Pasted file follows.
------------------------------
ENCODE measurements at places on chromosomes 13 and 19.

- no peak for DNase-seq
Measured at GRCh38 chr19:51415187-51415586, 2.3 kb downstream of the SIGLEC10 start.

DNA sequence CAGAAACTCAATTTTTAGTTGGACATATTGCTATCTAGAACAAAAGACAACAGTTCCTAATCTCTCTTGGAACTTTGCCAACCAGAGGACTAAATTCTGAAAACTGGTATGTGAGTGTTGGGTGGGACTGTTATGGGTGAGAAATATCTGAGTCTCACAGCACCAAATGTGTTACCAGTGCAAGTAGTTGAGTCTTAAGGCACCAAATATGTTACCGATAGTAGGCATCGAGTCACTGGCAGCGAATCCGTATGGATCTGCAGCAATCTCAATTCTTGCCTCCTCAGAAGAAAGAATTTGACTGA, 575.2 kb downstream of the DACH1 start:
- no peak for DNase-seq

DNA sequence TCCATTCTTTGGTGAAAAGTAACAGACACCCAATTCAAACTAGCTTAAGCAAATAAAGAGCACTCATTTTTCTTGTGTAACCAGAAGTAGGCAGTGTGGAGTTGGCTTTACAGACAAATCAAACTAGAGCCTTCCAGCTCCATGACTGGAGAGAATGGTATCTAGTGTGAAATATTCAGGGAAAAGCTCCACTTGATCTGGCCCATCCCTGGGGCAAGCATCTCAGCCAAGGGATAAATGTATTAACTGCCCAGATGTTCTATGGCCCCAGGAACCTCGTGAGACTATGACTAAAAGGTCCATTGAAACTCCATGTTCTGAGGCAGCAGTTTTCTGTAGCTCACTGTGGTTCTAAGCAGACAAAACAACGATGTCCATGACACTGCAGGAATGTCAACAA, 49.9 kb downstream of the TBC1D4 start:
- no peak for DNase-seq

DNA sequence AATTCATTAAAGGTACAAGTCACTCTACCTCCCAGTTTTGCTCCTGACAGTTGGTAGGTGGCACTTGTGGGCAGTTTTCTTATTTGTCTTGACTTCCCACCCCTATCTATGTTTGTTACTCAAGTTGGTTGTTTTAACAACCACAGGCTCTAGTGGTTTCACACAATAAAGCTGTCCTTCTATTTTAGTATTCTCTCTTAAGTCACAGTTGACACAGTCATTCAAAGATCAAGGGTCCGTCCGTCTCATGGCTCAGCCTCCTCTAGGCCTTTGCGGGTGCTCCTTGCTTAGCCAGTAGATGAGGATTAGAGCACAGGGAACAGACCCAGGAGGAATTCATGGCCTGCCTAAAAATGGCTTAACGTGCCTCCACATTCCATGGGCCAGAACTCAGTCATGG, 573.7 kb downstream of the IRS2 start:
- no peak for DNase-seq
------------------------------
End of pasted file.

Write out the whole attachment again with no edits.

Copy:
ENCODE measurements at places on chromosomes 13 and 19.

- no peak for DNase-seq
Measured at GRCh38 chr19:51415187-51415586, 2.3 kb downstream of the SIGLEC10 start.

DNA sequence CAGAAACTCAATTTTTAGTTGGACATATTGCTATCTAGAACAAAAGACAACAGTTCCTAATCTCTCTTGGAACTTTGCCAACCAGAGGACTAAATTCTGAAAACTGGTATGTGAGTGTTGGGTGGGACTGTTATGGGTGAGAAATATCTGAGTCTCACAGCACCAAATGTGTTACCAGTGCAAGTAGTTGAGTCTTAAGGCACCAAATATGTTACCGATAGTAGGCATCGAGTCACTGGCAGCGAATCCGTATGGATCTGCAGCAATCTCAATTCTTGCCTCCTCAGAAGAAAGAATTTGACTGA, 575.2 kb downstream of the DACH1 start:
- no peak for DNase-seq

DNA sequence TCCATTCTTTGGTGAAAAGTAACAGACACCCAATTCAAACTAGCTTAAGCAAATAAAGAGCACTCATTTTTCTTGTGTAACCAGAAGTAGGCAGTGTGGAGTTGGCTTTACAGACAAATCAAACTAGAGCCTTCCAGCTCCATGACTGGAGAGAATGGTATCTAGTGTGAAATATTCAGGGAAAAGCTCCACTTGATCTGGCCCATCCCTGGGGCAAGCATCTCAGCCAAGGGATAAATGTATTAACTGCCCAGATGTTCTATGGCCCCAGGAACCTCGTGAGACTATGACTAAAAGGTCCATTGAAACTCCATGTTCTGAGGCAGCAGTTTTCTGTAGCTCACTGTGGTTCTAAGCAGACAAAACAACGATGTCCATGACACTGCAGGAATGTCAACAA, 49.9 kb downstream of the TBC1D4 start:
- no peak for DNase-seq

DNA sequence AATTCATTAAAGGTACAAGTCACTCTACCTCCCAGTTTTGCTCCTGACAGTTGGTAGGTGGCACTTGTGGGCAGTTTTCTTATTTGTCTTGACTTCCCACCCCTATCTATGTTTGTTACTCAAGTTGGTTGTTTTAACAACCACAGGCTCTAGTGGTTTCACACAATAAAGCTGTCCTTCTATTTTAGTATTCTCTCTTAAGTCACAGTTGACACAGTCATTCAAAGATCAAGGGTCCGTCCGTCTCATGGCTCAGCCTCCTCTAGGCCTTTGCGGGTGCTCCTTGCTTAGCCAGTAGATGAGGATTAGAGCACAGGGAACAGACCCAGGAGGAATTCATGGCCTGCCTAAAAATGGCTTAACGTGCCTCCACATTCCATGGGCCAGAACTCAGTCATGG, 573.7 kb downstream of the IRS2 start:
- no peak for DNase-seq